TechRound’s AI Series: How Is AI Affecting The Finance Industry?

In the fast-paced world of finance, the rise of artificial intelligence (AI) has been nothing short of revolutionary.

As this cutting-edge technology continues to infiltrate every corner of the industry, from trading floors to customer service departments, we want to hear more about how AI is revolutionising the industry.

To shed light on this topic, we asked the experts..

Our Experts

  • Matt Mckenna, Head of Communications and Research at
  • Rachael Greaves, CEO/CSO and Founder at Castlepoint Systems
  • Tim Hood, VP EMEA & APAC at Hyland
  • Ananth Gundabattula, Co-Founder at Darwinium
  • Kate Leaman, Chief Market Analyst at AvaTrade
  • Christian Trummer, Co-Founder and Chief Scientist at Bitpanda
  • Emanuele Tomeo, Chief Technology Officer at Mosaic Smart Data
  • Kimberly Dillon, VP of Brand at Cleo
  • Christen Kirchner, Senior Solutions Expert, Fraud & AML at SAS Northern Europe
  • Alister Sneddon, Head of Product at CMC Invest
  • Lacey Hunter, CEO and Co-Founder at TechAid
  • Nikhita Hyett, European Managing Director at BlueSnap
  • Ryan Sorby, Regional Head of Debt Finance at Growth Lending


Matt Mckenna, Head of Communications and Research at

Matt Mckenna, Head of Communications and Research at
“Elements of AI have been used behind the scenes by large investment firms for a while but it is the recent launch of platforms like Chat GPT that could prove to be most disruptive. These tools have caught the public’s attention for a variety of reasons, and while they are still error-prone or using old data in the case of Chat GPT, they have demonstrated their potential to change the status quo of various industries.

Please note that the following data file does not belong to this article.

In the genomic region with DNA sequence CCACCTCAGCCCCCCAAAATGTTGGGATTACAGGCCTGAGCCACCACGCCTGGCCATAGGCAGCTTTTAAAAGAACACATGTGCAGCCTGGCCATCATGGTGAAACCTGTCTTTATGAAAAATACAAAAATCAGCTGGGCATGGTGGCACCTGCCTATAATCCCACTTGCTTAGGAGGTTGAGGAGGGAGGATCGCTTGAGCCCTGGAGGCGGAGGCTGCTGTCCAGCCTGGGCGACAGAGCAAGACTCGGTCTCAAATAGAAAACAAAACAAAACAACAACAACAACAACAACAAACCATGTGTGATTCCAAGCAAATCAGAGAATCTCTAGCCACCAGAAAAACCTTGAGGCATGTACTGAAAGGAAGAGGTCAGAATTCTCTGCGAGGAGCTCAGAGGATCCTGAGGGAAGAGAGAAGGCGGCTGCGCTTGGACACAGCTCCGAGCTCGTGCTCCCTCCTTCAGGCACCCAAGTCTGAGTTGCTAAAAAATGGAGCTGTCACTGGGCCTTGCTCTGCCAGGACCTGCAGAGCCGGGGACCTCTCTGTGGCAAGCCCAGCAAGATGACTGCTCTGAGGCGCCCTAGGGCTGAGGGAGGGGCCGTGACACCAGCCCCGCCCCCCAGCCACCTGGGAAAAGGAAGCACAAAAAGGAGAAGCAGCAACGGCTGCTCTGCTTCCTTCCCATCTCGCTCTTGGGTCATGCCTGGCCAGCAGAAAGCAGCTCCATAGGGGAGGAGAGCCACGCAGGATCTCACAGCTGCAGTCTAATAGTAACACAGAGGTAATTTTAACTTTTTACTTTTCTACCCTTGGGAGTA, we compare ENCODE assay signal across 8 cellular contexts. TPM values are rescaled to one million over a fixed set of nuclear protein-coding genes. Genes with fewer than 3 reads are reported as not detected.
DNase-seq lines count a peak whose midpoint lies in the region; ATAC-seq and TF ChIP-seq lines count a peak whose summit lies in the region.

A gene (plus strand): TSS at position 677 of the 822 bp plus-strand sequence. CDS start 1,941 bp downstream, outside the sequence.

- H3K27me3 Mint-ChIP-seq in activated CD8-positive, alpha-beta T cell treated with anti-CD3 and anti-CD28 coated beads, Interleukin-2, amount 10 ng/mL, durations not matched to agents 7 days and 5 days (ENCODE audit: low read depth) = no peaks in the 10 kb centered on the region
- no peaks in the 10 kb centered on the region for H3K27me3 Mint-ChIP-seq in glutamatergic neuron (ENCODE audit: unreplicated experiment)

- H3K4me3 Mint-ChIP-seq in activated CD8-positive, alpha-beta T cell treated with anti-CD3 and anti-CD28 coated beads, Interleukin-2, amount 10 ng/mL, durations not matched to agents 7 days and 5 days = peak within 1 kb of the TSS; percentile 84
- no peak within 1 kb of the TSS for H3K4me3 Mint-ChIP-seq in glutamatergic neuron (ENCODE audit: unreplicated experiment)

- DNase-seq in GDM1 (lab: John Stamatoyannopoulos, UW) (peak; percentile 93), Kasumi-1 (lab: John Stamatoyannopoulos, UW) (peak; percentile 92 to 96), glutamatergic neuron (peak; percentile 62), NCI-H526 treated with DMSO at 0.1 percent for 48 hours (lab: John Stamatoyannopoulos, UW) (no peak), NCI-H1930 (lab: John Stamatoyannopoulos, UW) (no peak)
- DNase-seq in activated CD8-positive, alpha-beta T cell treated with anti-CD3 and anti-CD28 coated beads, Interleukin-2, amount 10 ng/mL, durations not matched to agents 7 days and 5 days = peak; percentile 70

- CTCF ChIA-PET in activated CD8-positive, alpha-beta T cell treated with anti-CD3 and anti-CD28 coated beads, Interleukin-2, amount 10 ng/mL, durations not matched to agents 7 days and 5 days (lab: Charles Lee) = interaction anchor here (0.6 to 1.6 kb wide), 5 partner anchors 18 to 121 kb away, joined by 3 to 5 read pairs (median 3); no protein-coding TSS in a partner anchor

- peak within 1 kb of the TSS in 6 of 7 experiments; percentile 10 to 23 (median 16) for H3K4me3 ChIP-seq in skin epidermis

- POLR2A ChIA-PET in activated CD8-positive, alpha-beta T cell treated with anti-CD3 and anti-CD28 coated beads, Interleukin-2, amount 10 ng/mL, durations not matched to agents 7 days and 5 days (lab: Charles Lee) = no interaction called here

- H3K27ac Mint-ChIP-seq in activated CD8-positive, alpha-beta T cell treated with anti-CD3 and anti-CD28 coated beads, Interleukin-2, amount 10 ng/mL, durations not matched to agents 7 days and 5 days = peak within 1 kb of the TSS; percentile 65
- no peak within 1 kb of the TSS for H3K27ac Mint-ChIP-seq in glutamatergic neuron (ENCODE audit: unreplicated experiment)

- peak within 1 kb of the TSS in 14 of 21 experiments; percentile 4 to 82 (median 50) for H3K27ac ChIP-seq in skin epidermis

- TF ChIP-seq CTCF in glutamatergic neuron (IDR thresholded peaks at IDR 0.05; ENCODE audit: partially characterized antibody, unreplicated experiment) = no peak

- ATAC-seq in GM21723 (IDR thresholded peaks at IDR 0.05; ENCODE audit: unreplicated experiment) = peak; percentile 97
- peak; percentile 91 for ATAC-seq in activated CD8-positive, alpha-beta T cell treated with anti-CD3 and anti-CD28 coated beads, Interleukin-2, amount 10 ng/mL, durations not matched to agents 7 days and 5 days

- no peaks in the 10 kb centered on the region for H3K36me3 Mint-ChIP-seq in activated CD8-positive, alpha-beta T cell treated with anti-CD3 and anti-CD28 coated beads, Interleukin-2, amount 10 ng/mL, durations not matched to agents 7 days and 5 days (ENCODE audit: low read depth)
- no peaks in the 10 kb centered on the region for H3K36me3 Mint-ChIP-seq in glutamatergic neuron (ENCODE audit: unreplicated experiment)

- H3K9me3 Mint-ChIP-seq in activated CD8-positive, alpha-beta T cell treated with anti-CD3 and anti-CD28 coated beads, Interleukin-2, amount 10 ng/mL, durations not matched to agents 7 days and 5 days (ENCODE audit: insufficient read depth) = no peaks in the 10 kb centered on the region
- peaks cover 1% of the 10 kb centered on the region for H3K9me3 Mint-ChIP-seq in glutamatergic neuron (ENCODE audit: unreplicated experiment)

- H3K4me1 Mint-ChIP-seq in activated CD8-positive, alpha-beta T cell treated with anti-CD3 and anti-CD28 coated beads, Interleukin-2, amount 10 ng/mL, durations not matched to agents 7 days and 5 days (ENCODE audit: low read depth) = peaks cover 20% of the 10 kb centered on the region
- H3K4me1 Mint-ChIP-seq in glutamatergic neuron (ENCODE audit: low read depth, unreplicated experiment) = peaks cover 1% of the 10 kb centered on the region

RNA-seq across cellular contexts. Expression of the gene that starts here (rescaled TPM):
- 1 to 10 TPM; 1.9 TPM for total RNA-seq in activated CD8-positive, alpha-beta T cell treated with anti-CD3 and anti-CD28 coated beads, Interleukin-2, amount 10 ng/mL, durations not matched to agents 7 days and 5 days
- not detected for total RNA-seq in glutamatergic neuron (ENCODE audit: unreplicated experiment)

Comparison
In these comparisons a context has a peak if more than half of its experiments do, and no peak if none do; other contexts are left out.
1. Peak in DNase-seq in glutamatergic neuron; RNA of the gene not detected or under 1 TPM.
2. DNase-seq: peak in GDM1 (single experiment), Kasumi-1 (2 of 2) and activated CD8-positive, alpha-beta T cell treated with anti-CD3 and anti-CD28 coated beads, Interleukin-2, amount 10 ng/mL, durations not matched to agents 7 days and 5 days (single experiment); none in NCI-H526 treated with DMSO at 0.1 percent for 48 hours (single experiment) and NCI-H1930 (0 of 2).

“In the case of investing, AI’s ability to find and synthesise large amounts of technical data could empower more consumers to make their own decisions and reduce reliance on financial advisers and even fund managers.

“To demonstrate the potential of AI, we decided to create a (fictional) investment fund by persuading Chat GPT to pick 30+ stocks based on a range of criteria we took from the UK’s most popular funds. We then pitted them against each other, and after 3 months the Chat GPT fund is up over 7% compared to the top 10 funds, which collectively are at 0%. This was just a thought experiment and consumers should absolutely not be using AI tools for financial advice in their current form, but it does hint at what could be possible in the future.”

Rachael Greaves, CEO/CSO and Founder at Castlepoint Systems